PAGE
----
NFL Offenses A New Language to Some College QBs
Dustin Dewald builds dream homes. From concept through construction, he’s been creating custom homes in central Texas for more than 20 years.
Sitting at the drawing board in his office between Waco and Austin, he knows what Geno Smith’s biggest challenge is going to be in adjusting to life as an NFL quarterback.
Learning to speak the language of a new offensive system.
Dewald knows a bit about the Air Raid Offense that Smith ran at West Virginia. He was the quarterback at Iowa Wesleyan when Hal Mumme – the original architect of the Air Raid – arrived with his evolving brainchild. Mumme brought with him an assistant coach named Mike Leach, who would eventually bring the Air Raid to Texas Tech; breaking NCAA passing records became a rite of passage for Red Raiders quarterbacks.
One of Dewald’s receivers at Iowa Wesleyan was Dana Holgorsen, who played the position the way Wes Welker would play it for Leach at Tech. Holgorsen, of course, is the head coach at West Virginia, and it’s been in his version of the Air Raid that Smith has developed into arguably the best prospect in the quarterback class of 2013.
So when Dewald tells you that the only way the system Smith came from – an offense built to “put pressure on the defense, all the time, stretch it sideline to sideline and vertically the whole time” – will hold him back is in its terminology, it’s a perspective worth listening to.
Chris Hatcher happens to agree with Dewald, and he, too, should know. Hatcher is the head coach at Murray State, which plays a version of the Air Raid he was introduced to as the record-setting quarterback at Division II Valdosta State. His coach with the Blazers? Mumme. The offensive coordinator? Leach. His position coach? Holgorsen.
Hatcher sees it as beneficial that a quarterback gets a ton more reps throwing the ball in the Air Raid than he would in a more conventional pro-style offense. He thinks there should be no reason to question Smith’s arm or accuracy because of the system he played in.
“The one thing that a quarterback like Geno has to overcome early on is the complexity of the way the pros call their plays. Their plays are two lines long on a sheet of paper. Our plays, three words,” said Hatcher.
It’s the same issue Hatcher used to hear about from Tim Couch, after he’d been taken first overall in the 1999 Draft. Hatcher was a grad assistant at Kentucky while Couch played for the Wildcats under – you guessed it – Mumme and Leach.
An Air Raid quarterback at, say, Murray State (which scored 70 points against Tennessee Tech the same September Saturday that Smith and West Virginia hung 70 on Baylor) will call “Blue 92." Two words and everyone on the offense knows the formation, the protection and the routes.
In an NFL West Coast offense, that very same play might be called, in Hatcher’s estimation, “Blue Flop Z Fly 92 Switch Post H Wheel.” And even that's probably shorthand for something more intricate.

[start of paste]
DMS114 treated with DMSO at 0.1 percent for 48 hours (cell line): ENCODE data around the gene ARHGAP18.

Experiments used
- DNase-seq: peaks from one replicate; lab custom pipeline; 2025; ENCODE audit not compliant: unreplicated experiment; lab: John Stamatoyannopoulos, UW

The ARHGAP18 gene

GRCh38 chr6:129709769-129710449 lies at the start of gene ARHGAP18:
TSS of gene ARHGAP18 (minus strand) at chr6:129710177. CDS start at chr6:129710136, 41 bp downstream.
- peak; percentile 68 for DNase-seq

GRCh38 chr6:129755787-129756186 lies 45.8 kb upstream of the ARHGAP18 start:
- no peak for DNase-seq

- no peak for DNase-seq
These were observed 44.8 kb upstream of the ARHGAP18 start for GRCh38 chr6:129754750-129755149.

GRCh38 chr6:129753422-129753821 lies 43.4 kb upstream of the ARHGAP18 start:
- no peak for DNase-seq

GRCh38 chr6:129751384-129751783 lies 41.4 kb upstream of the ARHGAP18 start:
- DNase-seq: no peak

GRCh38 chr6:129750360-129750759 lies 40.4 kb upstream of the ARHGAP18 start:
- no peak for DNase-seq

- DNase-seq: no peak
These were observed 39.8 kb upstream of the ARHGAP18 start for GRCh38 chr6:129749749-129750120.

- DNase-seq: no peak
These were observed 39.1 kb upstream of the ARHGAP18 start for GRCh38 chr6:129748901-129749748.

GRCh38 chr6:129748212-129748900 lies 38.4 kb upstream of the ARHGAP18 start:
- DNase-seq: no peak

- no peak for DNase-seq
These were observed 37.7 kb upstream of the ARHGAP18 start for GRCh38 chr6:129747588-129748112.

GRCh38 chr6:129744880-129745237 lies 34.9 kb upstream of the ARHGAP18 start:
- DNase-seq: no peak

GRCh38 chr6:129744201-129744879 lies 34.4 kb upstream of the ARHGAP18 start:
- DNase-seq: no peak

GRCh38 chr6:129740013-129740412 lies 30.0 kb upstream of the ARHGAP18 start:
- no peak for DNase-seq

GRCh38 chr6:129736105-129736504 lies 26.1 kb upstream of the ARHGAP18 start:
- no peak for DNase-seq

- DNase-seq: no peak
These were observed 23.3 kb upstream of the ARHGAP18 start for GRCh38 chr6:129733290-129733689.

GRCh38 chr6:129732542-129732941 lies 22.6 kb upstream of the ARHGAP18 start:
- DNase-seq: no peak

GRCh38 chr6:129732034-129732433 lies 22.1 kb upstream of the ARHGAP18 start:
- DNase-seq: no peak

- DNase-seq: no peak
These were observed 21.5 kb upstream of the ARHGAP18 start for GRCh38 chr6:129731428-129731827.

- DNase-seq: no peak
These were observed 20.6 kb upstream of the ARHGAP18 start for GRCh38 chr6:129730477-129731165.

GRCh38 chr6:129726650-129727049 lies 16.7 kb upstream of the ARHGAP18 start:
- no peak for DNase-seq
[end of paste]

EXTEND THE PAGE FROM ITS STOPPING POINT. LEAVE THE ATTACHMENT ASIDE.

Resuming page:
Suddenly, the whole language barrier issue doesn’t seem such a minor inconvenience, does it? Boomer Esiason has talked for years about the challenge even a veteran quarterback faces in learning the language of a new offense when he switches teams. It’s not until he can make the connection between what he used to call something and what this new coaching staff calls it that a quarterback can become truly comfortable in an offense.
Think of it as learning a foreign language. Until you become fluent in it – and can speak without having to translate it first in your mind – you are hamstrung by it.
“If you speak English every day, and then starting tomorrow you can operate only using Spanish, it’s going to be difficult,” said Chris Weinke.
Weinke has no personal history with the Air Raid. But he did win a Heisman Trophy and spent seven seasons playing quarterback in the NFL. And, as director of football at the IMG Academy, he has worked closely with Smith, preparing him for the combine and his pro day.
He, too, agrees with the notion that the biggest initial obstacle to Smith’s success will be verbiage.
“Concepts are concepts,” said Weinke. “You have to take what they’re calling this play now and compare it to what you called it in college. It’s still a double post with a dig on the backside, but what are we calling it now?”
Smith’s challenge is nothing new. Cam Newton had to learn a more complex offense when he came into the NFL. So did Robert Griffin III. (Andrew Luck, not so much; the language he spoke at Stanford when Jim Harbaugh was his coach served as a rosetta stone to enable his NFL fluency).
To ease their transitions, the coaches at Carolina and Washington made the decision to incorporate some of their new quarterback’s old college playbooks. Ron Rivera and Mike Shanahan wanted to give Newton and Griffin something they would be comfortable with, something they knew they could do. In this case, familiarity bred content.
“That’s the biggest challenge,” said Hatcher. “You want to play up-tempo, you can’t have wordy calls.”
And so that is what Geno Smith is facing – a rookie season where the most important terms are not in his contract but his playbook.